It’s at times like these that I take delight in no longer being a US tax slave.

  • 9. אברהם  |  August 3rd, 2009 at 6:40 am

    Well, Realist, I have this fantasy. As existing institutions lose all legitimacy (and I think this is already happening; that nobody cares about Goldman et al’s shenanigans indicates they don’t expect any better) and the global supply chains that feed our consumption dissolve (peak oil, economic collapse, et cetera whatever) Americans would spontaneously form anarchist communes and live happily ever after.

    I’m cynical enough to recognize that as delusional. At this point I’d settle for authoritarian government that’s more equitable to the bottom 90% than our current oligarchy. That probably won’t happen either.

    The best I can see happening is a mass social movement forming as conditions further deteriorate. That’s the only way even marginally significant change has occurred in the US. Judging by the history of the civil rights and labor movements, though, your image of post-Katrina New Orleans writ large is scarily accurate.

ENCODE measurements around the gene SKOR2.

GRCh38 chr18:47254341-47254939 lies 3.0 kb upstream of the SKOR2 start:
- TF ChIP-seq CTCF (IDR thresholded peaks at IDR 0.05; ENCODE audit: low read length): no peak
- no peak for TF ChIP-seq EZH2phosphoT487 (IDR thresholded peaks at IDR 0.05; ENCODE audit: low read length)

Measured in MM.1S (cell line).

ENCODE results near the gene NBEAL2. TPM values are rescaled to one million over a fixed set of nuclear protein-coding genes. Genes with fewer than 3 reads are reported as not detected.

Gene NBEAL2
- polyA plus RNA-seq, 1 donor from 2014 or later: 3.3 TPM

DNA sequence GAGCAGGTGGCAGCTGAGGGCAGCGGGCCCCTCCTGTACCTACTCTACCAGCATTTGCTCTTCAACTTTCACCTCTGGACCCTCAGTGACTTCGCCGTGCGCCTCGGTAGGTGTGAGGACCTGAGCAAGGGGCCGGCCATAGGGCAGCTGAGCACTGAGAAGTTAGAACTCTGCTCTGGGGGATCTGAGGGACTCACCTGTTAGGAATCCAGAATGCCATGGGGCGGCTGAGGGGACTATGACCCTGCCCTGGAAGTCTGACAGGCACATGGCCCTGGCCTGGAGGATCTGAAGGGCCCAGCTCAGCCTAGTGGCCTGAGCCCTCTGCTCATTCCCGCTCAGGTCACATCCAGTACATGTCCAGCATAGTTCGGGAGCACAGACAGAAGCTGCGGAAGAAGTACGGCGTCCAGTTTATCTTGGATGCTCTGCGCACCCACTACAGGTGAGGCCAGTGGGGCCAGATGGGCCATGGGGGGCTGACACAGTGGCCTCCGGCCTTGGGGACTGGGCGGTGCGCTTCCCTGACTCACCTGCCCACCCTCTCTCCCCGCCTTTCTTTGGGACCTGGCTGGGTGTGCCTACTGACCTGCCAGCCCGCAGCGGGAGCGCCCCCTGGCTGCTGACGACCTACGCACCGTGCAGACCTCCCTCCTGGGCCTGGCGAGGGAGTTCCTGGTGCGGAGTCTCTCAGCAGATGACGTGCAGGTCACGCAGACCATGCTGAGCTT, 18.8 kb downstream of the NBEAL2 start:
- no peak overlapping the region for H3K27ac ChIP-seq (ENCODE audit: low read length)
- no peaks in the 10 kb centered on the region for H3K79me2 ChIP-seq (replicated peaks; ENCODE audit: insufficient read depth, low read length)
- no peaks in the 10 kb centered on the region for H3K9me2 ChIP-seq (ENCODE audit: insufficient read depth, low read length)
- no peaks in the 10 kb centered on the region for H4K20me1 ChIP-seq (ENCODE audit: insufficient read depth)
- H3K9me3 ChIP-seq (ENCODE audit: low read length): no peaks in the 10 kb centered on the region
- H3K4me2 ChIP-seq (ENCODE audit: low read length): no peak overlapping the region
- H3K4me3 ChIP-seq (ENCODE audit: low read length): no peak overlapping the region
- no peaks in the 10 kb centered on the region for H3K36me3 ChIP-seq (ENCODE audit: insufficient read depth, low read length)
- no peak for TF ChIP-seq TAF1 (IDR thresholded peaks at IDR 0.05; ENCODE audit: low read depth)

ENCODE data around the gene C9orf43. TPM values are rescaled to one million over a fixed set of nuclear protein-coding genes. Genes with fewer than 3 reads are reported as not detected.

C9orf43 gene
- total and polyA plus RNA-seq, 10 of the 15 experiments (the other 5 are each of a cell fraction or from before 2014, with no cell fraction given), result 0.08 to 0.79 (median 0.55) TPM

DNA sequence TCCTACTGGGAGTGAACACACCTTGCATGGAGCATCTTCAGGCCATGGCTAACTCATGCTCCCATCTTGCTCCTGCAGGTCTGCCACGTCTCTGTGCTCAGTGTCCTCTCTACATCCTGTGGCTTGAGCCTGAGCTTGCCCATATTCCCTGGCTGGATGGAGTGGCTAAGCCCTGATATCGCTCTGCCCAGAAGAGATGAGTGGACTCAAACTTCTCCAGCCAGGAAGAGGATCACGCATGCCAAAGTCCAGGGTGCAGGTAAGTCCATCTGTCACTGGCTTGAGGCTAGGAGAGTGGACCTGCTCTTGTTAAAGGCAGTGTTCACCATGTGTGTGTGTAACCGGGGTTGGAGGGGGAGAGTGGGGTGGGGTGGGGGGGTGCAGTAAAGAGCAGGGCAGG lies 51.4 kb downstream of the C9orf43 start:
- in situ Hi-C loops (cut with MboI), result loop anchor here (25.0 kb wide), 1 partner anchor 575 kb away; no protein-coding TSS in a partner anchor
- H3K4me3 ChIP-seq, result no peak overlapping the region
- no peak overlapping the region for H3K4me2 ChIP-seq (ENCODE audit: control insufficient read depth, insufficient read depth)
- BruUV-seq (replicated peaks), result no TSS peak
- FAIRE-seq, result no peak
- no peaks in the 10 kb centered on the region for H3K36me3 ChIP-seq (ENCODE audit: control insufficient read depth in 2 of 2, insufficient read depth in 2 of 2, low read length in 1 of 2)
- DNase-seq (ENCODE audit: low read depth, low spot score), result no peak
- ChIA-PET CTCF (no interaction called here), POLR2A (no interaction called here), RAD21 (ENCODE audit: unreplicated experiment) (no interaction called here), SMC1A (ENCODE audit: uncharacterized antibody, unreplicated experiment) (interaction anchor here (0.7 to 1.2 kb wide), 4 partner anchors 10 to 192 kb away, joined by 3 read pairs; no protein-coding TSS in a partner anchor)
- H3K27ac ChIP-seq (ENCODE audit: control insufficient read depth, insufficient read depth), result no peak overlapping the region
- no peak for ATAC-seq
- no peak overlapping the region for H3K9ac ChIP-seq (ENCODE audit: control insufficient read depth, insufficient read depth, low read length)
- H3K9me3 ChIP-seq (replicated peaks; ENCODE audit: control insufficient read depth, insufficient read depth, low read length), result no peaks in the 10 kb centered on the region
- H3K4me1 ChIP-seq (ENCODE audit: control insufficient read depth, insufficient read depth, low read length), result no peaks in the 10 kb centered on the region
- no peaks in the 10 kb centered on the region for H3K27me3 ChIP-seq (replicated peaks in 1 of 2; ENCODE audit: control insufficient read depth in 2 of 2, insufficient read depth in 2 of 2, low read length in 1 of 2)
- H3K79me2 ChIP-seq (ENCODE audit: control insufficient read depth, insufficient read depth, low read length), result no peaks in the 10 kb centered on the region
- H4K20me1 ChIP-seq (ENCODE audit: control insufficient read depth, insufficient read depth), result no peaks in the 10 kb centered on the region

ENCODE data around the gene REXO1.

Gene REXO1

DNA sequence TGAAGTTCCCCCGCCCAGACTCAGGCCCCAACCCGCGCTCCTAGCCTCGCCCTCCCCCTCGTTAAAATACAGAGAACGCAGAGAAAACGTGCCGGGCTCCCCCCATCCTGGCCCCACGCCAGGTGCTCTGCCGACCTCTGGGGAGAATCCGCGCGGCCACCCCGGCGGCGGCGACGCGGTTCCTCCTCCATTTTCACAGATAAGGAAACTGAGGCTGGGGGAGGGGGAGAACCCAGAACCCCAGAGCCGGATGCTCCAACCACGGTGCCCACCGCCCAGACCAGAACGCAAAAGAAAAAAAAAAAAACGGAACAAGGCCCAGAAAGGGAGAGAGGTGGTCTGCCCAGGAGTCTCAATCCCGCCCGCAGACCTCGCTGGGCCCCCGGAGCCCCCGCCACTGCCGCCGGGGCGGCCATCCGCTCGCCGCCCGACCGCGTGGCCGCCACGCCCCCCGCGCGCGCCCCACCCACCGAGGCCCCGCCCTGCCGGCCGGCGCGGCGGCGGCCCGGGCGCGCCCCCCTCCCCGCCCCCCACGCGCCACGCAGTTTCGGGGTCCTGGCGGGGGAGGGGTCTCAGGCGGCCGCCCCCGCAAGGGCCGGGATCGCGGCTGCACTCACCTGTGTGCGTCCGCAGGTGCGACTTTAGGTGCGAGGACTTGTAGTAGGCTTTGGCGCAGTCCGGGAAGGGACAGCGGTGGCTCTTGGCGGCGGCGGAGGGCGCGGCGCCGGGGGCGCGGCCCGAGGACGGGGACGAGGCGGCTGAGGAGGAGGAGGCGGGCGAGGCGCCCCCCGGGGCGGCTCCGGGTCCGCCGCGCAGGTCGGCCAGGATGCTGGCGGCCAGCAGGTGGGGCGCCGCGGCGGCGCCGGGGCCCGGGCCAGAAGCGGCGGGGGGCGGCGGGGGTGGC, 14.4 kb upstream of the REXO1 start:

Sometimes I wonder whose wife I fucked in a past life to deserve being born into such interesting times.

  • 10. RT Carpenter  |  August 3rd, 2009 at 8:28 pm

    The axis of evil runs from the FED and Treasury to Wall Street. Goldman Sachs is a triple dipper! $10 billion TARP, $13 billion AIG conduit, $29 billion FDIC backing. Ben Stein commented on GS about two years ago in the NYT. He called Paulson’s Treasury appointment improper since his firm GS was shorting the same derivatives it was selling the suckers. But the Bush and Obama pay-offs are more than unethical. This is the greatest fraudulent transfer of all time.

  • 11. Tommy Jefferson  |  August 4th, 2009 at 10:55 am

    The American people deserve the butt-raping they are receiving from their fascist government. They voted it into existence based on promises of being able to use government violence to live at someone else’s expense.

    Using violence to appropriate other peoples’ resources is immoral. They deserve to suffer.

  • 12. aleke  |  August 7th, 2009 at 3:19 pm

    If Thomas Jefferson were still alive he would’ve sent you to gulag. He’s a rational man after all. Just like Adam Smith.

  • 13. aleke  |  August 7th, 2009 at 3:19 pm

    [in response to Tommy]

  • 14. Realist  |  August 8th, 2009 at 9:24 am

    I acutally contemplate buying some former middle class american slaves. You can get the suckers with worthless BA degrees for 25 grand or less. The sole purpose of their 90hr week will be to to come up with odes to my visionary greatness and to formulate new rationalisations for my sadistic abuse of them.